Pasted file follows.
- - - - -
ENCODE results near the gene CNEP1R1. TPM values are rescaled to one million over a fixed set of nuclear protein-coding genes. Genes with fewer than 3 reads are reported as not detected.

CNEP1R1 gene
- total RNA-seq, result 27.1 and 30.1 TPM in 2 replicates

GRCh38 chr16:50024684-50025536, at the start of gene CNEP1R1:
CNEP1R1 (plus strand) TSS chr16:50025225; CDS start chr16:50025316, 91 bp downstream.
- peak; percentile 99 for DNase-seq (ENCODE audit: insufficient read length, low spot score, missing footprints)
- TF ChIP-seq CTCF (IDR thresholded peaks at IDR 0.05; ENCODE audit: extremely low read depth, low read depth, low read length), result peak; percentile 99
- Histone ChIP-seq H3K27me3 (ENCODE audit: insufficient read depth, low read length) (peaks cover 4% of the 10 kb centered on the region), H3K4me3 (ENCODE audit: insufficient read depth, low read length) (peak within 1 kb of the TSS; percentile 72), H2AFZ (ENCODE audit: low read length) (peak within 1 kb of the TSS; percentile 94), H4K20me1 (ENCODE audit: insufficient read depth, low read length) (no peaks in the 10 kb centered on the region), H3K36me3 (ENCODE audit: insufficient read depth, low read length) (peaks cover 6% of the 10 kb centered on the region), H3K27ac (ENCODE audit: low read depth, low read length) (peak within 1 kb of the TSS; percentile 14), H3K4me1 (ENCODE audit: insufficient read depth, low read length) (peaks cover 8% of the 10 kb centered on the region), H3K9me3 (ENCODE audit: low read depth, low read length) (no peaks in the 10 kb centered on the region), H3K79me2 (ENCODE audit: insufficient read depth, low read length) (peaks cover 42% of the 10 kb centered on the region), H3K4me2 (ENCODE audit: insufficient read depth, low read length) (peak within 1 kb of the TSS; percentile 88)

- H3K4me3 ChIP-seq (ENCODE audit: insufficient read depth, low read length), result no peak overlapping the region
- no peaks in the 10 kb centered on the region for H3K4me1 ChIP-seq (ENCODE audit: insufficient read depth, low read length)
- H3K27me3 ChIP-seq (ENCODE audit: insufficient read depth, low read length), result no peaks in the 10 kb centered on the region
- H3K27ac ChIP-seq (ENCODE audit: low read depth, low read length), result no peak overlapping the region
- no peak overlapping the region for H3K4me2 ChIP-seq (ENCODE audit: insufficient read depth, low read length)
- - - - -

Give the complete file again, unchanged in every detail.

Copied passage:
ENCODE results near the gene CNEP1R1. TPM values are rescaled to one million over a fixed set of nuclear protein-coding genes. Genes with fewer than 3 reads are reported as not detected.

CNEP1R1 gene
- total RNA-seq, result 27.1 and 30.1 TPM in 2 replicates

GRCh38 chr16:50024684-50025536, at the start of gene CNEP1R1:
CNEP1R1 (plus strand) TSS chr16:50025225; CDS start chr16:50025316, 91 bp downstream.
- peak; percentile 99 for DNase-seq (ENCODE audit: insufficient read length, low spot score, missing footprints)
- TF ChIP-seq CTCF (IDR thresholded peaks at IDR 0.05; ENCODE audit: extremely low read depth, low read depth, low read length), result peak; percentile 99
- Histone ChIP-seq H3K27me3 (ENCODE audit: insufficient read depth, low read length) (peaks cover 4% of the 10 kb centered on the region), H3K4me3 (ENCODE audit: insufficient read depth, low read length) (peak within 1 kb of the TSS; percentile 72), H2AFZ (ENCODE audit: low read length) (peak within 1 kb of the TSS; percentile 94), H4K20me1 (ENCODE audit: insufficient read depth, low read length) (no peaks in the 10 kb centered on the region), H3K36me3 (ENCODE audit: insufficient read depth, low read length) (peaks cover 6% of the 10 kb centered on the region), H3K27ac (ENCODE audit: low read depth, low read length) (peak within 1 kb of the TSS; percentile 14), H3K4me1 (ENCODE audit: insufficient read depth, low read length) (peaks cover 8% of the 10 kb centered on the region), H3K9me3 (ENCODE audit: low read depth, low read length) (no peaks in the 10 kb centered on the region), H3K79me2 (ENCODE audit: insufficient read depth, low read length) (peaks cover 42% of the 10 kb centered on the region), H3K4me2 (ENCODE audit: insufficient read depth, low read length) (peak within 1 kb of the TSS; percentile 88)

- H3K4me3 ChIP-seq (ENCODE audit: insufficient read depth, low read length), result no peak overlapping the region
- no peaks in the 10 kb centered on the region for H3K4me1 ChIP-seq (ENCODE audit: insufficient read depth, low read length)
- H3K27me3 ChIP-seq (ENCODE audit: insufficient read depth, low read length), result no peaks in the 10 kb centered on the region
- H3K27ac ChIP-seq (ENCODE audit: low read depth, low read length), result no peak overlapping the region
- no peak overlapping the region for H3K4me2 ChIP-seq (ENCODE audit: insufficient read depth, low read length)